Social Security benefits can provide crucial financial help to people with disabilities. Still, the benefits offered are not exactly huge sums of money. These payments are typically just enough to cover the costs of medical bills and everyday living expenses. To supplement your payments, perhaps you are thinking about getting a part-time job. The extra income may sound appealing, but you should think carefully about working while receiving disability benefits.
There are some instances in which working a job could affect the amount of Social Security that you receive. Depending on how much you earn, you risk losing a portion of your benefits. Before you accept a job offer, you should know more about working while collecting disability benefits.
Understanding Substantial Gainful Activity
The Social Security Administration measures disability in part by whether you are able to engage in substantial gainful activity, or SGA. SGA is any kind of work that earns a certain amount of monthly income. If you make over a certain amount of money per month, it could affect your disability status and benefits. For 2017, the SGA earning limits are:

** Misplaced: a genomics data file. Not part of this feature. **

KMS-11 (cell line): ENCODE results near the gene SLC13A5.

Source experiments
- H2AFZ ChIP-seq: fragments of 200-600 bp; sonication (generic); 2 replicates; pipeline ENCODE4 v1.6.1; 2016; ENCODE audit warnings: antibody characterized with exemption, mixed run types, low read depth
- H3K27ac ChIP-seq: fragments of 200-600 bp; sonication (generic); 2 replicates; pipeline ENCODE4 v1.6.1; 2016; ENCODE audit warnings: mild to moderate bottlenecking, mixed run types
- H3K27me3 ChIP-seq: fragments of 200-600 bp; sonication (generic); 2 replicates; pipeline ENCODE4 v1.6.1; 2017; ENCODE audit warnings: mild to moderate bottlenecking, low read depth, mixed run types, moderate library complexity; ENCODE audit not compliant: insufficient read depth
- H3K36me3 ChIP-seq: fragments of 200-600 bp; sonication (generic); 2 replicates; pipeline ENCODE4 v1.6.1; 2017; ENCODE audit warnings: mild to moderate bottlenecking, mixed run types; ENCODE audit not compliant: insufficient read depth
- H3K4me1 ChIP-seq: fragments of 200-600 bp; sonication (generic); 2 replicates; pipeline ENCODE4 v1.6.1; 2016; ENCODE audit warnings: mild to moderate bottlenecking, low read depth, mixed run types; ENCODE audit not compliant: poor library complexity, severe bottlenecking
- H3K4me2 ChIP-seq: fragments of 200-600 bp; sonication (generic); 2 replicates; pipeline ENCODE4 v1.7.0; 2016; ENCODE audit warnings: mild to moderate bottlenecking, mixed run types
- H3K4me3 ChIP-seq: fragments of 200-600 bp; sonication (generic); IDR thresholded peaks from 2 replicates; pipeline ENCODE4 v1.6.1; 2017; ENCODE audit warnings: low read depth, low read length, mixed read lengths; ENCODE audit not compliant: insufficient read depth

- $1,170 per month for non-blind disability applicants
- $1,950 per month for blind disability applicants
If your income is higher than these amounts, it is possible that the Social Security Administration will try to deny your disability claim.
Consider the type of work
If you decide to work while still receiving disability benefits, the SSA may wish to evaluate your work ability. This is because earning an income lower than the SGA limit does not necessarily mean that someone is disabled. Some low-wage full-time jobs may pay less than the monthly income cap.
To the contrary, it is possible to earn high wages without performing substantial gainful activity. Some jobs that include accommodations for a disability may not accurately represent the employee’s ability to work.
To work, or not to work?
If you are interested in working while collecting disability benefits, your next step should be to contact a Social Security disability attorney. Having an advocate in your corner is crucial. With attorney, you may be able to gather evidence to help you, complete the necessary paperwork and maximize your benefits.